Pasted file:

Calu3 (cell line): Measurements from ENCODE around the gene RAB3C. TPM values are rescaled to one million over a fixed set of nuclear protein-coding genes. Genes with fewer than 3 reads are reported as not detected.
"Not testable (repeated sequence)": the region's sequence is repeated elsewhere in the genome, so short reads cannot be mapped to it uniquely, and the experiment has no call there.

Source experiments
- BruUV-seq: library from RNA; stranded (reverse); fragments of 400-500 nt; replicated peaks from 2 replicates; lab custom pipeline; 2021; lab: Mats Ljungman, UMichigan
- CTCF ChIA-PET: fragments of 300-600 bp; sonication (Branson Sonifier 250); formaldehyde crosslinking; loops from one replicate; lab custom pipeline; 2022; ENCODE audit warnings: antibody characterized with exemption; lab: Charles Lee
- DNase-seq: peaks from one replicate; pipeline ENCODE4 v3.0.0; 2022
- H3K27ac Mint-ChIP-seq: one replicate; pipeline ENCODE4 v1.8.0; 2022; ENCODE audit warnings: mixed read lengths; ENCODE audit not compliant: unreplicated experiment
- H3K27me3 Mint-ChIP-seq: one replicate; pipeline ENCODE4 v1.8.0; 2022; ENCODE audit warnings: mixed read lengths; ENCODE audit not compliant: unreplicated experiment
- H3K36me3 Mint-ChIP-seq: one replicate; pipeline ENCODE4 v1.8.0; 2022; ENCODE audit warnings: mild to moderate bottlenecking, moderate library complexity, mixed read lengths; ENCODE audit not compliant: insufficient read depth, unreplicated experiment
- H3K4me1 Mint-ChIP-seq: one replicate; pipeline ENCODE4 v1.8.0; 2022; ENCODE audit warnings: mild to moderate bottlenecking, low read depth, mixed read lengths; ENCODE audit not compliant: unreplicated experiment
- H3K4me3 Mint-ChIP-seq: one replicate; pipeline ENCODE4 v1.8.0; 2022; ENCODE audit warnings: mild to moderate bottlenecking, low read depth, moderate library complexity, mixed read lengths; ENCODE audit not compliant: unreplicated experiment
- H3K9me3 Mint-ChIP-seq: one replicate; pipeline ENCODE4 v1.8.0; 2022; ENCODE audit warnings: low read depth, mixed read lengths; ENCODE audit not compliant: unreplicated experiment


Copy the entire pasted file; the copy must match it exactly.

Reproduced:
Calu3 (cell line): Measurements from ENCODE around the gene RAB3C. TPM values are rescaled to one million over a fixed set of nuclear protein-coding genes. Genes with fewer than 3 reads are reported as not detected.
"Not testable (repeated sequence)": the region's sequence is repeated elsewhere in the genome, so short reads cannot be mapped to it uniquely, and the experiment has no call there.

Source experiments
- BruUV-seq: library from RNA; stranded (reverse); fragments of 400-500 nt; replicated peaks from 2 replicates; lab custom pipeline; 2021; lab: Mats Ljungman, UMichigan
- CTCF ChIA-PET: fragments of 300-600 bp; sonication (Branson Sonifier 250); formaldehyde crosslinking; loops from one replicate; lab custom pipeline; 2022; ENCODE audit warnings: antibody characterized with exemption; lab: Charles Lee
- DNase-seq: peaks from one replicate; pipeline ENCODE4 v3.0.0; 2022
- H3K27ac Mint-ChIP-seq: one replicate; pipeline ENCODE4 v1.8.0; 2022; ENCODE audit warnings: mixed read lengths; ENCODE audit not compliant: unreplicated experiment
- H3K27me3 Mint-ChIP-seq: one replicate; pipeline ENCODE4 v1.8.0; 2022; ENCODE audit warnings: mixed read lengths; ENCODE audit not compliant: unreplicated experiment
- H3K36me3 Mint-ChIP-seq: one replicate; pipeline ENCODE4 v1.8.0; 2022; ENCODE audit warnings: mild to moderate bottlenecking, moderate library complexity, mixed read lengths; ENCODE audit not compliant: insufficient read depth, unreplicated experiment
- H3K4me1 Mint-ChIP-seq: one replicate; pipeline ENCODE4 v1.8.0; 2022; ENCODE audit warnings: mild to moderate bottlenecking, low read depth, mixed read lengths; ENCODE audit not compliant: unreplicated experiment
- H3K4me3 Mint-ChIP-seq: one replicate; pipeline ENCODE4 v1.8.0; 2022; ENCODE audit warnings: mild to moderate bottlenecking, low read depth, moderate library complexity, mixed read lengths; ENCODE audit not compliant: unreplicated experiment
- H3K9me3 Mint-ChIP-seq: one replicate; pipeline ENCODE4 v1.8.0; 2022; ENCODE audit warnings: low read depth, mixed read lengths; ENCODE audit not compliant: unreplicated experiment